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Confluence of Cultures

Palouse Prairie Charter School

Fourth-grade students at Palouse Prairie Charter School in Moscow, Idaho participated in the Confluence of Cultures expedition. Judy Sobeloff led students in artistic expression of their personal values and family cultures. Gary Dorr, founder of the Nez Perce tribal organization Nimiipuu54, led students and families in building a dugout canoe at Canoe Camp at the Palouse-Clearwater Environmental Institute. Dave Paul from the University of Idaho led students in hand-carving cedar paddles. Expressive art, canoe-building, and paddle-carving were integral parts of our study of colonization, the indigenous peoples of Idaho, how stories reveal culture, and how sharing stories can promote deeper understanding and compassion for ourselves and others. We made this canoe and paddles with Nimiipuu54 to support their mission to “preserve and promote the traditional culture of the Nimiipuu across the traditional territory” and as a symbol of our hopes for the confluence of cultures.

The Essential Question that guided our projects’ focus was:

How do people contribute to awareness and understanding of their lives and the lives of their communities through art-making?

We wanted students to gain knowledge and understanding of their own and others’ cultures, and to gain compassionate curiosity about the diverse world we share. The arts of writing, visual journaling, painting, woodworking and traditional canoe-making impacted students’ awareness and understanding of their own lives and the lives of the Nimiipuu peoples who have inhabited this land for thousands of years. We saw high levels of engagement and growth in knowledge and understanding of indigenous history and culture. We also saw throughout the process of carving paddles and building a dugout canoe that participants – students, families and experts – gained a deepened awareness of their connection to the waters and landscapes where these traditional watercraft have traveled for centuries, and to the histories of these landscapes and the peoples who have inhabited the lands that we now share. Students learned about themselves, their own families, and their classmates’ cultures through creating and sharing Visual Journals, “Where I am From” poems, and “Tree of Life” paintings. All of these activities led to an increased understanding of who we are as individuals and a diverse community.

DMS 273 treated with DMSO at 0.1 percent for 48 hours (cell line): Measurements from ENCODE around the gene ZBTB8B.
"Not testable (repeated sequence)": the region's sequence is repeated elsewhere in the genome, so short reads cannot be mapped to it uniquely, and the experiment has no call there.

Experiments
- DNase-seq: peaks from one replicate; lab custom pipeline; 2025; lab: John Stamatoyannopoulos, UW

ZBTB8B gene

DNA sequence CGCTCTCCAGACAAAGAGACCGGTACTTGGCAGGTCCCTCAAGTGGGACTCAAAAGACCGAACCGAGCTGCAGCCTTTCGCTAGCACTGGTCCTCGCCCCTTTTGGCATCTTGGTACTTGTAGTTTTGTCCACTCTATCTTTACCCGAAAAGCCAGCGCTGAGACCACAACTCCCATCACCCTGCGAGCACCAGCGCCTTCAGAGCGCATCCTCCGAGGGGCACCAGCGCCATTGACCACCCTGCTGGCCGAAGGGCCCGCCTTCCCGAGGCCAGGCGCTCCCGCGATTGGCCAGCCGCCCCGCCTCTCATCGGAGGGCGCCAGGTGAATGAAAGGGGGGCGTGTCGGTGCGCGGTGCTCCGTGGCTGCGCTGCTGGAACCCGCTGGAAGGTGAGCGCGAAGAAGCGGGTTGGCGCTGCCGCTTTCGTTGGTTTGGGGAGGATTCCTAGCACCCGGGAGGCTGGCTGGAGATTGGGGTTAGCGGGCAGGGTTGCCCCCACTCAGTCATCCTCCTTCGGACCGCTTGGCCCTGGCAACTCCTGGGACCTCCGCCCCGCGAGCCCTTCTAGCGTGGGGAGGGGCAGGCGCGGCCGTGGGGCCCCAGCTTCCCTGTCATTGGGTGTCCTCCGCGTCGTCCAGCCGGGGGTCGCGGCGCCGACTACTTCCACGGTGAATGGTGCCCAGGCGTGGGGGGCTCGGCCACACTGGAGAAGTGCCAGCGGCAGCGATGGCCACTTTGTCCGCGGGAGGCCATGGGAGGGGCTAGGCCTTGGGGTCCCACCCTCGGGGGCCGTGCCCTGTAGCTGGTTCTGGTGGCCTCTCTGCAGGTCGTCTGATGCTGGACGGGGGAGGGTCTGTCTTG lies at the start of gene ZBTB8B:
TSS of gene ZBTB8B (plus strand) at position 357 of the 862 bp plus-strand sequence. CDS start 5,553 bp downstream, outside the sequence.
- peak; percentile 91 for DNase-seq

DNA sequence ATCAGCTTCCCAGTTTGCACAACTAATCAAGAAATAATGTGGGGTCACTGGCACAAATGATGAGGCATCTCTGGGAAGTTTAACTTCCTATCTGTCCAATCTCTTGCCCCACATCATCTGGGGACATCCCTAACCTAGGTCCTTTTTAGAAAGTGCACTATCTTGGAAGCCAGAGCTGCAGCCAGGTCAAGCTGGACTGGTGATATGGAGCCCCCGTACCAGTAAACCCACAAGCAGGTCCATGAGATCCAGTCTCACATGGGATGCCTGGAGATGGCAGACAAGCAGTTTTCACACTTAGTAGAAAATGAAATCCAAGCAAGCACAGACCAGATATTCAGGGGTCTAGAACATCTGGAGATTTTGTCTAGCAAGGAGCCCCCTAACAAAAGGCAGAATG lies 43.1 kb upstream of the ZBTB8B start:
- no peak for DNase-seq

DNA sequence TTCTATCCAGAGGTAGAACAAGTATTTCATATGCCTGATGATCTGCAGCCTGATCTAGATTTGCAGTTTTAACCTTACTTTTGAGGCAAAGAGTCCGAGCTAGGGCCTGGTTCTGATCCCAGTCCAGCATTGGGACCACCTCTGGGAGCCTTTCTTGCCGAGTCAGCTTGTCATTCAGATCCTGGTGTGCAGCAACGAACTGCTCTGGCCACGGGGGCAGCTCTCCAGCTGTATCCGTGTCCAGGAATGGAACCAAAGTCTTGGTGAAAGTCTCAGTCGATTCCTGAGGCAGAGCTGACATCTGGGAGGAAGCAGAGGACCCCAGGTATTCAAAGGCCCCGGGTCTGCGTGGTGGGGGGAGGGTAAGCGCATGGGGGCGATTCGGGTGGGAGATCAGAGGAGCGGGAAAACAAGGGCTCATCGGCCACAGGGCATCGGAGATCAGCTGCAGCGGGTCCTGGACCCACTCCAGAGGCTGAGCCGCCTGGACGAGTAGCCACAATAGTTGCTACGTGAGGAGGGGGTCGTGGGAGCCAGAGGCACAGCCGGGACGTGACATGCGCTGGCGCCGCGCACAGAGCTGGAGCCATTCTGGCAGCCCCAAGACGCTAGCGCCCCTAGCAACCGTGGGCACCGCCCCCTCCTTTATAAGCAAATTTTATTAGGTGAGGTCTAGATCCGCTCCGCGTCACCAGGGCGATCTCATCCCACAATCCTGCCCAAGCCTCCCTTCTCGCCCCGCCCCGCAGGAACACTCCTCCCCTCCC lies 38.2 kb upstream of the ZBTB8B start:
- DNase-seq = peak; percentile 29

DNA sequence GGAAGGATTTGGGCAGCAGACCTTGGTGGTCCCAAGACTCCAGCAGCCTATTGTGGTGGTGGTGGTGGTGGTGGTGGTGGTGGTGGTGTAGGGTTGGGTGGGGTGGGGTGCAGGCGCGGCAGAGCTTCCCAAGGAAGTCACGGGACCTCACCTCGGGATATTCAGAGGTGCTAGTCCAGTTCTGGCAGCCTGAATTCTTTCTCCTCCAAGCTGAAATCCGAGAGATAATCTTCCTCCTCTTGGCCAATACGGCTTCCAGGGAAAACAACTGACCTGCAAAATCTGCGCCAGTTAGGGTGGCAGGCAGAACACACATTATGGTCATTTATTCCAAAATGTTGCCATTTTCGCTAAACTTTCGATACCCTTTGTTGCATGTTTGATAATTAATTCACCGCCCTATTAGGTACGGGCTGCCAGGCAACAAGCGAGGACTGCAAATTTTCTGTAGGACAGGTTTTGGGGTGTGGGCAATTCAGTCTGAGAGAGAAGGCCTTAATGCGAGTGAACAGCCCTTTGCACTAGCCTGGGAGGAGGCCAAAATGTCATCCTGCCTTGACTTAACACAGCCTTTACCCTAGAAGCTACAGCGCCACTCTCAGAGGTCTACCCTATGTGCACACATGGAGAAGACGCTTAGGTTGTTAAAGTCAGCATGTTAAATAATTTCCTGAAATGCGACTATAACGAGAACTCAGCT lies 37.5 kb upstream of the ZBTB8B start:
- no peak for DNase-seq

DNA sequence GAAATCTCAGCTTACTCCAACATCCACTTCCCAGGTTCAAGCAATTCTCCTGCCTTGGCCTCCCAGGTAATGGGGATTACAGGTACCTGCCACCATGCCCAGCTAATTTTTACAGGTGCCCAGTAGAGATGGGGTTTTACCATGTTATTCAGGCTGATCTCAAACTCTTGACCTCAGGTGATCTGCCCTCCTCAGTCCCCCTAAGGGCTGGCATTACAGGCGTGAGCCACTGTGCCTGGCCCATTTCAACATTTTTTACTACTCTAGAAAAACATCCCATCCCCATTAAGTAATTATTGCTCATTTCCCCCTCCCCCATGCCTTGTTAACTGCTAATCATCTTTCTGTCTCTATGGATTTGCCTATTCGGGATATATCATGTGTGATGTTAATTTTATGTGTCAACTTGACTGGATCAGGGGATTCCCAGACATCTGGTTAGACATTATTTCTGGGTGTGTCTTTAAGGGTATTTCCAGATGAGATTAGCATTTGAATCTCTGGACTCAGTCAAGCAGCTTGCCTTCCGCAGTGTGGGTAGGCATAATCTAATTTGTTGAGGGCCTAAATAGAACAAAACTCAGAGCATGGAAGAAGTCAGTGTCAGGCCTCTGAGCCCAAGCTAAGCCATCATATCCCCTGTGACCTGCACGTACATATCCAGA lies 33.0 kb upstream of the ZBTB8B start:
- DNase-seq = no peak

At the conclusion of the project, students responded to questions related to the identified Standards:

The specific standard that was the focus of the paddle-carving process at Canoe Camp was: VA:Cn10.1.4.a. Create works of art that reflect community cultural traditions. Throughout this project, students learned the necessary skills of carving their own cedar paddle, and participated in the lengthy process of carving a 26-foot long traditional cedar dugout canoe. At the conclusion of the project, student responses to “What did you learn in the process of hand-carving a paddle at Canoe Camp?” show the lessons they learned. Some responses were:
– It is fine to make a mistake because your mistake can make it more interesting.
– I can work hard for a good result.